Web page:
European Super League explained: Full details – will Premier League clubs be banned?

European Super League is 'seismic move' says expert

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Liverpool, Manchester United, Manchester City, Tottenham, Arsenal and Chelsea have all confirmed their plans to take part in a controversial breakaway tournament, dubbed ‘The Euorpean Super League’. There has been talk of Europe’s biggest clubs moving away from the Champions League for several years now with Project Big Picture the most recent proposal which was shut down last year.

But in a dramatic turn of events on Sunday, details soon began to emerge that 12 European teams had signed up to a breakaway ‘Super League’.

And late in the evening, clubs released statements confirming their plans to take part with a new website even being announced.

The plans have been condemned by every governing body involved with former players such as Rio Ferdinand, Jamie Carragher and Gary Neville condemning the clubs – largely the owners – involved.

Express Sport is on hand to provide a full rundown of what has been announced, what it means for European and domestic football going forward and more.

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What has been announced?

12 clubs – Liverpool, Manchester United, Manchester City, Tottenham, Arsenal, Chelsea, Juventus, Inter Milan, AC Milan, Real Madrid, Barcelona and Atletico Madrid – have signed up as ‘founding members’ for the new European Super League.

The proposals will see the clubs involved form a competition to directly rival the Champions League.

Three more clubs are expected to be announced as ‘founding members’, who will annually qualify for the competition, which has seen American bank JP Morgan invest €5billion into the project.

Clubs also announced that the ‘founding clubs’ would receive €3.5b “solely to support their infrastructure investment plans and to offset the impact of the COVID pandemic”.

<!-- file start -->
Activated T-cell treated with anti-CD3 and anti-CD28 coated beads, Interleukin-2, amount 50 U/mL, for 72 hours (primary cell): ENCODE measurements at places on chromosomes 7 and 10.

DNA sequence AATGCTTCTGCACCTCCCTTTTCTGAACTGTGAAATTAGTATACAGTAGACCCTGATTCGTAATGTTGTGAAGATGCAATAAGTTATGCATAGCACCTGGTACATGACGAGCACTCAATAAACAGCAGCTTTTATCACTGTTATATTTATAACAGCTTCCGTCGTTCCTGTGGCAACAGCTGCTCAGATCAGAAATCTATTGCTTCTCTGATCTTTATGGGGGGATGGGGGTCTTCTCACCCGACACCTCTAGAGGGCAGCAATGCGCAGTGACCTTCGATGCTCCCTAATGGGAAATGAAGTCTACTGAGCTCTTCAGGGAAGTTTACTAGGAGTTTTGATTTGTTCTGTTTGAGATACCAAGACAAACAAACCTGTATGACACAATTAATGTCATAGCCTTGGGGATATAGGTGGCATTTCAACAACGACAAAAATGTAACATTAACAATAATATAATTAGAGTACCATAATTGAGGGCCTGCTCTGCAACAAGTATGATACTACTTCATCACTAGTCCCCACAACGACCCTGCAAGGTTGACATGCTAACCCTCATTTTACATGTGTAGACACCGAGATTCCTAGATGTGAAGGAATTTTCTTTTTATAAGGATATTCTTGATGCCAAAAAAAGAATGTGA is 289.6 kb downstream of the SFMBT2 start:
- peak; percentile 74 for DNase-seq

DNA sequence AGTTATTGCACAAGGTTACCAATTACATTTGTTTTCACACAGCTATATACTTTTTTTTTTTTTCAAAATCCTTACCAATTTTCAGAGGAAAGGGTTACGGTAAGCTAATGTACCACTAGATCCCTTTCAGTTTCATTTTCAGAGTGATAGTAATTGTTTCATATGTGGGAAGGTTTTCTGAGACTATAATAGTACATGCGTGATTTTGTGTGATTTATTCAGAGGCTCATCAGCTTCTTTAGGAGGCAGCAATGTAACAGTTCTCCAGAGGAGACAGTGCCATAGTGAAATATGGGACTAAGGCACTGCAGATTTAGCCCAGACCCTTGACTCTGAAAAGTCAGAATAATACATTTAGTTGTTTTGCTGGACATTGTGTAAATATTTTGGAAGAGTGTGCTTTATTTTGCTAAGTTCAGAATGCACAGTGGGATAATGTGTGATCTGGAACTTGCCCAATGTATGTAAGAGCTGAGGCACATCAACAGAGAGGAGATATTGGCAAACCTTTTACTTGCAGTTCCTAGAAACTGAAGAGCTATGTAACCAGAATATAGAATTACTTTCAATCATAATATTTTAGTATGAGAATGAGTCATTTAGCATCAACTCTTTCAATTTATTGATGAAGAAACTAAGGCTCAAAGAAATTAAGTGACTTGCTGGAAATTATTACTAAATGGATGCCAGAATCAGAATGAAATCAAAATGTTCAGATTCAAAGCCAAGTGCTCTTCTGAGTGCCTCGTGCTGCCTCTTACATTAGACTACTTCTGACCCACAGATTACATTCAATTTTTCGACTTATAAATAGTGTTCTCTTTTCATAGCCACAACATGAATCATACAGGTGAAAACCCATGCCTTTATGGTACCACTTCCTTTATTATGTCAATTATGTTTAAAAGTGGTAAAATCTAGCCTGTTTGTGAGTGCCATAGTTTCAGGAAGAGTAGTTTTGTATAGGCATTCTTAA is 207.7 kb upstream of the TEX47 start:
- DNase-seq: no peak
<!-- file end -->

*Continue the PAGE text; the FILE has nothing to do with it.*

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How will it work?

The new Super League website states: “The Super League is a new European competition between 20 top clubs comprised of 15 founders and five annual qualifiers. There will be two groups of 10 clubs each, playing home and away fixtures within the group each year.

“Following the group stage, eight clubs will qualify for a knockout tournament, playing home and away until the single-match Super League championship, in a dramatic four-week end to the season.

“Games will be played midweek, and all clubs will remain in their domestic leagues.”

What does this mean for the Premier League?

Essentially, all six English clubs who announced their plans to be involved in the new Super League first need to get permission from the Premier League.

The league’s board will make a decision on what they plan to do and they’ve already made it abundantly clear that they don’t support the announcement.

There have been already been threats that the 12 clubs currently involved could be banned from domestic and international competitions.

“The clubs concerned will be banned from playing in any other competition at domestic, European or world level, and their players could be denied the opportunity to represent their national teams, UEFA said.

The six English clubs involved could then face expulsion from the Premier League altogether if UEFA and the governing bodies stick to their guns.

But Super League officials have already written to FIFA and UEFA presidents warning them that legal action has already begun to prevent football authorities from blocking the breakaway competition going ahead, according to football reporter Tariq Panja.

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